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Basal body dysfunction is a likely cause of pleiotropic Bardet–Biedl syndrome
It is shown that BBS is probably caused by a defect at the basal body of ciliated cells, and a new BBS gene is cloned, BBS8, which encodes a protein with a prokaryotic domain, pilF, involved in pilus formation and twitching mobility.
Functional coordination of intraflagellar transport motors
Findings implicate BBS ciliary disease proteins and an OSM-3 kinesin activator in the formation of two IFT pathways that build functional cilia.
MKS and NPHP modules cooperate to establish basal body/transition zone membrane associations and ciliary gate function during ciliogenesis
Eight proteins, defects in which are associated with Meckel-Gruber syndrome and nephronophthisis ciliopathies, work together as two functional modules at the transition zone to establish basal…
The Bardet-Biedl protein BBS4 targets cargo to the pericentriolar region and is required for microtubule anchoring and cell cycle progression
It is shown that BBS4 localizes to the centriolar satellites of centrosomes and basal bodies of primary cilia, where it functions as an adaptor of the p150glued subunit of the dynein transport machinery to recruit PCM1 (pericentriolar material 1 protein) and its associated cargo to the satellites.
Disruption of Bardet-Biedl syndrome ciliary proteins perturbs planar cell polarity in vertebrates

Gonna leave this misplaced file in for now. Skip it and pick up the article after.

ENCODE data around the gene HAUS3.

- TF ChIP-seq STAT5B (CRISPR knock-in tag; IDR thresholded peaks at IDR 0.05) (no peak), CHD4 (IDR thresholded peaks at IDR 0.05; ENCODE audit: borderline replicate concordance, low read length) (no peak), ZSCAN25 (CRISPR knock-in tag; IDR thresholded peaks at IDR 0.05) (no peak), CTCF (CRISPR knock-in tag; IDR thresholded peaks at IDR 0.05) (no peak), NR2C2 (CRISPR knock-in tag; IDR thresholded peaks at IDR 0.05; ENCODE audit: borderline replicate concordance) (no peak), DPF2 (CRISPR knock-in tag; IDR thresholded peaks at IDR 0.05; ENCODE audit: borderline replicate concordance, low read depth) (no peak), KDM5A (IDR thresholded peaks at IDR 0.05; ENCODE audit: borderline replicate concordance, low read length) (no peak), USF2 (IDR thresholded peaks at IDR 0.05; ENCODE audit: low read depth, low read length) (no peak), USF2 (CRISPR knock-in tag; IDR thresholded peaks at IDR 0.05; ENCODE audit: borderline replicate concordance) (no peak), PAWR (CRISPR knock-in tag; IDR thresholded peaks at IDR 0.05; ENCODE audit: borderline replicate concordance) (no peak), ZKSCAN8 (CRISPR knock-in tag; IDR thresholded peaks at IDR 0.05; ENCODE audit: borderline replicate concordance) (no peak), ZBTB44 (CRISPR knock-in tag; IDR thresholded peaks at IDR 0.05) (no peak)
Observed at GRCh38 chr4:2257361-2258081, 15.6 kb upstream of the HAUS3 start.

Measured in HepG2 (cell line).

It is shown that mice with mutations in genes involved in Bardet-Biedl syndrome share phenotypes with PCP mutants including open eyelids, neural tube defects and disrupted cochlear stereociliary bundles, and that Vangl2 localizes to the basal body and axoneme of ciliated cells, suggesting that cilia are intrinsically involved in PCP processes.
Comparative Genomics Identifies a Flagellar and Basal Body Proteome that Includes the BBS5 Human Disease Gene
The base of the cilium: roles for transition fibres and the transition zone in ciliary formation, maintenance and compartmentalization
Together with a recently described septin ring diffusion barrier at the ciliary base, the transition fibres and transition zone deserve attention for their varied roles in forming functional ciliary compartments.
Loss of C. elegans BBS-7 and BBS-8 protein function results in cilia defects and compromised intraflagellar transport.
It is demonstrated that BBS-7 and Bbs-8 are required for the normal localization/motility of the IFT proteins OSM-5/Polaris andCHE-11, and to a notably lesser extent, CHE-2.
Genes and molecular pathways underpinning ciliopathies
Investigating ciliopathies has helped to understand the molecular mechanisms by which the cilium-associated basal body functions in early ciliogenesis, as well as how the transition zone functions in ciliary gating, and how intraflagellar transport enables cargo trafficking and signalling.
The centrosomal protein nephrocystin-6 is mutated in Joubert syndrome and activates transcription factor ATF4
These findings help establish the link between centrosome function, tissue architecture and transcriptional control in the pathogenesis of cystic kidney disease, retinal degeneration, and central nervous system development.